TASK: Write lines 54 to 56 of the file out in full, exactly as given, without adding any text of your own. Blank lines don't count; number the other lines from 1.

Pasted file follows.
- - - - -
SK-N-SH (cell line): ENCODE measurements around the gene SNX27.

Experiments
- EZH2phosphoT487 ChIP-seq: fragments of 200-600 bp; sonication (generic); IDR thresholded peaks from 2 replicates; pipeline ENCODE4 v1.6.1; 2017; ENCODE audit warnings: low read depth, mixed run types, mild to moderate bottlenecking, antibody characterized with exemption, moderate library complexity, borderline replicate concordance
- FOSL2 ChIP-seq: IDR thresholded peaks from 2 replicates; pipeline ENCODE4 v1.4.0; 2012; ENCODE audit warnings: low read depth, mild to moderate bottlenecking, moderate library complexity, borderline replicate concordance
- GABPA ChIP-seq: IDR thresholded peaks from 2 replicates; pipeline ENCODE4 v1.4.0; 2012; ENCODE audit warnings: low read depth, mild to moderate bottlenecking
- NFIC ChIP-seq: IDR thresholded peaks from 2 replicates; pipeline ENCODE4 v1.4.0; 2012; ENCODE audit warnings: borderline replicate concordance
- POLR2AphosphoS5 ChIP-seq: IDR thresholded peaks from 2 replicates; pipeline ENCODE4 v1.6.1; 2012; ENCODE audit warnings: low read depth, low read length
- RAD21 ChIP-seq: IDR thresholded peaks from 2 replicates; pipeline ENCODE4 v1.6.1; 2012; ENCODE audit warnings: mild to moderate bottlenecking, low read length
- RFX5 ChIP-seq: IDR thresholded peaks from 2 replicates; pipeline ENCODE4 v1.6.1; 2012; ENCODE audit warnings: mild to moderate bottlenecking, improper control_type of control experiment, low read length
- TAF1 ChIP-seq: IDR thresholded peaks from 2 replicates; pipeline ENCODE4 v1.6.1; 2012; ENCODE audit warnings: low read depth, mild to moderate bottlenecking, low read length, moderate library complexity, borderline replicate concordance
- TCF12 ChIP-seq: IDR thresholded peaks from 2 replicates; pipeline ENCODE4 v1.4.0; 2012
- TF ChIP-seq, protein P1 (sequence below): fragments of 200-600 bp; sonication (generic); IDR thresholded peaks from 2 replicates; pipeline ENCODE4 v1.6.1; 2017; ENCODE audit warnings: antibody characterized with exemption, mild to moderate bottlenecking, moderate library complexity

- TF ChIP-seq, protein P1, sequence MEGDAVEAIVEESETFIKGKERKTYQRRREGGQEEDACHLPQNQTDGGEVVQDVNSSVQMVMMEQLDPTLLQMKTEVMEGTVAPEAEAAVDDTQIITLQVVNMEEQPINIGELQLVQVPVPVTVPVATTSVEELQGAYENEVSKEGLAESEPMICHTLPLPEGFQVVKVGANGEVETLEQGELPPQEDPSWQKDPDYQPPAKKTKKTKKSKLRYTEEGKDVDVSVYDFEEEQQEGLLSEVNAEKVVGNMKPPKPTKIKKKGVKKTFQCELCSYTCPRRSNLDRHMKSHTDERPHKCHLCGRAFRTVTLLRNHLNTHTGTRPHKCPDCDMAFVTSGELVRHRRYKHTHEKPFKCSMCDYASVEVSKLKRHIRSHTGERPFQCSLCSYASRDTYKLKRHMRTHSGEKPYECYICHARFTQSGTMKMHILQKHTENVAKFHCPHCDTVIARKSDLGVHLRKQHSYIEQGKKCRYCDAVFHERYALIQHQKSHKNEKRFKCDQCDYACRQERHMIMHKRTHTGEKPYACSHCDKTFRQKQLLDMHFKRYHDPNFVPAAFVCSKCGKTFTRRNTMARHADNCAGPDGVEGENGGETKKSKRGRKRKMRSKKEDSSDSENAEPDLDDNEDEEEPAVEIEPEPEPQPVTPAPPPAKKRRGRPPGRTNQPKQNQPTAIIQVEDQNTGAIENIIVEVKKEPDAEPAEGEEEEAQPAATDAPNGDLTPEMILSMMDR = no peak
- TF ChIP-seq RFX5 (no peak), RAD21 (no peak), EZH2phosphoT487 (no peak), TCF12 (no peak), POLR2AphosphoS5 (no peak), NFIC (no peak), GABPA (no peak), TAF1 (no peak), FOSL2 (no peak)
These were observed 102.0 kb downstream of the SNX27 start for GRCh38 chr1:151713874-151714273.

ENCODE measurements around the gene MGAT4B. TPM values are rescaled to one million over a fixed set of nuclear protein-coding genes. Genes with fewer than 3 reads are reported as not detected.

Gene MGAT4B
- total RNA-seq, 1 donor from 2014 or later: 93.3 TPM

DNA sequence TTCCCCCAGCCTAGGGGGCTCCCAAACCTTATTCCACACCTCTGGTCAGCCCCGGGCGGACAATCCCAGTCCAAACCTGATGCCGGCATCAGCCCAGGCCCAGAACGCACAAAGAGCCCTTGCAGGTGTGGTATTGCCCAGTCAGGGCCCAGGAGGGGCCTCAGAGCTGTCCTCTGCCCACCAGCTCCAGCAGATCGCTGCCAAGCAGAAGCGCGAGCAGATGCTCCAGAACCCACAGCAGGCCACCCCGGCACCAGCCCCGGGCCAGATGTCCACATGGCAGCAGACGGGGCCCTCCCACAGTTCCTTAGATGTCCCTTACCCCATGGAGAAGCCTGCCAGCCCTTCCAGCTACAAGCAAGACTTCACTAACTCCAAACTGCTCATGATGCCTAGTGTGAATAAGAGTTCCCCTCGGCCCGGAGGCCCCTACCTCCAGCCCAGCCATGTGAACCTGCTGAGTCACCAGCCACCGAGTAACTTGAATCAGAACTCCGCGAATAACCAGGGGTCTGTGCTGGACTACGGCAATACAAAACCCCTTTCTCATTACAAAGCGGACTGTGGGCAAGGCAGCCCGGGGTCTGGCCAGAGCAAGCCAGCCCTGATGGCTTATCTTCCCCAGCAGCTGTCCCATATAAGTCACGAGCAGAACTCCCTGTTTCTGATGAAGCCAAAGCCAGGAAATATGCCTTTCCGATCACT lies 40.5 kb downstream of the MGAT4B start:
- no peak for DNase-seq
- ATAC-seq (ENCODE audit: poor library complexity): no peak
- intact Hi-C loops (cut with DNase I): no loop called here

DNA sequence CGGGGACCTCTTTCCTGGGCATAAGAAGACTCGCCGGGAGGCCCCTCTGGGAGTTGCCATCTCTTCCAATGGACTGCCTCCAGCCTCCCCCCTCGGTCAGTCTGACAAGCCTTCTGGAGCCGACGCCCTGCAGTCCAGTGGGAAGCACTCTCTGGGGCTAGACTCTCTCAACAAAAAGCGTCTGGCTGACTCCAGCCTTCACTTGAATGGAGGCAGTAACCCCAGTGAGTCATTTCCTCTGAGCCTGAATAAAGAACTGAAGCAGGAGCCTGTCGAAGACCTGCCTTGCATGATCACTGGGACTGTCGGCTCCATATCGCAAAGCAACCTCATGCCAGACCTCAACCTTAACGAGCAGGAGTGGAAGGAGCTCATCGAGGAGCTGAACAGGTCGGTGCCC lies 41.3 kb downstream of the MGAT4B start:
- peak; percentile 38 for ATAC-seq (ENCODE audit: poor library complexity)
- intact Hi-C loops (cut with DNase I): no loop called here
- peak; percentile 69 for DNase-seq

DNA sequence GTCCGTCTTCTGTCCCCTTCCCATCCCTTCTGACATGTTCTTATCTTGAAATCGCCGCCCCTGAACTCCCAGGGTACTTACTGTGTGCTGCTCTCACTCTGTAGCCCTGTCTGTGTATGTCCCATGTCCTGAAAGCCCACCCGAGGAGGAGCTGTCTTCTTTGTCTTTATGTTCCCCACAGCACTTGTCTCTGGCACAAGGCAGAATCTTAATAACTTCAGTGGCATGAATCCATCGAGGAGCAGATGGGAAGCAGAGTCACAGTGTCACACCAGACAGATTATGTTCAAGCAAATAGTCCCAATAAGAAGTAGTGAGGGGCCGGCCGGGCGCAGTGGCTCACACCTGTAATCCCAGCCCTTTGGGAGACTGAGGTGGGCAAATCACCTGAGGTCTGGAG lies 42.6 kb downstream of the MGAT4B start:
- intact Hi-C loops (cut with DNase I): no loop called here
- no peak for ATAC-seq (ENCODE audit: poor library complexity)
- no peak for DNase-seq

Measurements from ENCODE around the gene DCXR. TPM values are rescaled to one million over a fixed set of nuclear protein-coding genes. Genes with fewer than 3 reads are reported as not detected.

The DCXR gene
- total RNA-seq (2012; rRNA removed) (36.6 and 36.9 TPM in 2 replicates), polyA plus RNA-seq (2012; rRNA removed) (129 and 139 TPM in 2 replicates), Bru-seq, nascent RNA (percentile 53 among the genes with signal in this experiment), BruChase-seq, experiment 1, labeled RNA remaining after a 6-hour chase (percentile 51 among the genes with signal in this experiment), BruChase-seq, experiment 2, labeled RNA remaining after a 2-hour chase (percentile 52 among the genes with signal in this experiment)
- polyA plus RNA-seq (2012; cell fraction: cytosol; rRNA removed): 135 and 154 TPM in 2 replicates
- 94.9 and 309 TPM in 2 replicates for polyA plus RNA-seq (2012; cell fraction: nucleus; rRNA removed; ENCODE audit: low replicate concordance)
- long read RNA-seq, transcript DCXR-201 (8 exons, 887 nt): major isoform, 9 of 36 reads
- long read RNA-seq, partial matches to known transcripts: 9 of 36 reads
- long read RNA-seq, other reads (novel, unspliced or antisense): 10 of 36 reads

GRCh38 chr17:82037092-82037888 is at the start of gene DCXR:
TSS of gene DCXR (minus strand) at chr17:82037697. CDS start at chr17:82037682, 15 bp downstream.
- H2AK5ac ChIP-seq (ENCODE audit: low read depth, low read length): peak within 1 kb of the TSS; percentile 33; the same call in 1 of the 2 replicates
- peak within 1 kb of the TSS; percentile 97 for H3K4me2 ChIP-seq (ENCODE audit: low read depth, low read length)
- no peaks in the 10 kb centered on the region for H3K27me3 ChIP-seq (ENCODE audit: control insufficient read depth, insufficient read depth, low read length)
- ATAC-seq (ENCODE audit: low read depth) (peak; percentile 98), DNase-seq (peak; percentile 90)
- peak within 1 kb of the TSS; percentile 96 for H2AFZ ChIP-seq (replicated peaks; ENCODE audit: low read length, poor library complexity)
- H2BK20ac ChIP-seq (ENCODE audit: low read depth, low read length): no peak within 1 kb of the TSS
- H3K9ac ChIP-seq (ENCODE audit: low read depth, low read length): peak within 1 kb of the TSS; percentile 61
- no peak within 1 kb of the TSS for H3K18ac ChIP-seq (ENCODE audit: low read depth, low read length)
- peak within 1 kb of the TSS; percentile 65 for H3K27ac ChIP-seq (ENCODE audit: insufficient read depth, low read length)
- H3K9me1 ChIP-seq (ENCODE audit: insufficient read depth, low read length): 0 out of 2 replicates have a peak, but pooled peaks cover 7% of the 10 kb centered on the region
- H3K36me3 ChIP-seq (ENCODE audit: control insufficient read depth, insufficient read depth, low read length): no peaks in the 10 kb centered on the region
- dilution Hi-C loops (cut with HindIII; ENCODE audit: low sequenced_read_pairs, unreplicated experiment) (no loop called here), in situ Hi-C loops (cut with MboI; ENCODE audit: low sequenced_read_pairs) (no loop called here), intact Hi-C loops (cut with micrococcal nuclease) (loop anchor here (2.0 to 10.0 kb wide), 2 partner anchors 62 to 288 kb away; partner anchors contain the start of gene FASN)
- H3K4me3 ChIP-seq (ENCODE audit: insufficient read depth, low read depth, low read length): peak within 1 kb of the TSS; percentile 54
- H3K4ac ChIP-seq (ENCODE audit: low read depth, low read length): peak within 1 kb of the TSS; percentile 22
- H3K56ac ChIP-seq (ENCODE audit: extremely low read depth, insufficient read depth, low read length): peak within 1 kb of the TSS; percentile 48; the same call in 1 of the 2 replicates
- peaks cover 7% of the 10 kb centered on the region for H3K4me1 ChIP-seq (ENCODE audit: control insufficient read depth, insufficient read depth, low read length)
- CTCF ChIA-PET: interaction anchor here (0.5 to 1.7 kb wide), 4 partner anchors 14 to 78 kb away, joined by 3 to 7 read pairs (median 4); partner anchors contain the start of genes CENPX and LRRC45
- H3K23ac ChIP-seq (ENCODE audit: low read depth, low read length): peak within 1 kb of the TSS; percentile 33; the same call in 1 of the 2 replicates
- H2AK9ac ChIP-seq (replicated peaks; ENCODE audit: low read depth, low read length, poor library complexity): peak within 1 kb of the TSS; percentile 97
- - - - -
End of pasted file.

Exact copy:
- H3K4ac ChIP-seq (ENCODE audit: low read depth, low read length): peak within 1 kb of the TSS; percentile 22
- H3K56ac ChIP-seq (ENCODE audit: extremely low read depth, insufficient read depth, low read length): peak within 1 kb of the TSS; percentile 48; the same call in 1 of the 2 replicates
- peaks cover 7% of the 10 kb centered on the region for H3K4me1 ChIP-seq (ENCODE audit: control insufficient read depth, insufficient read depth, low read length)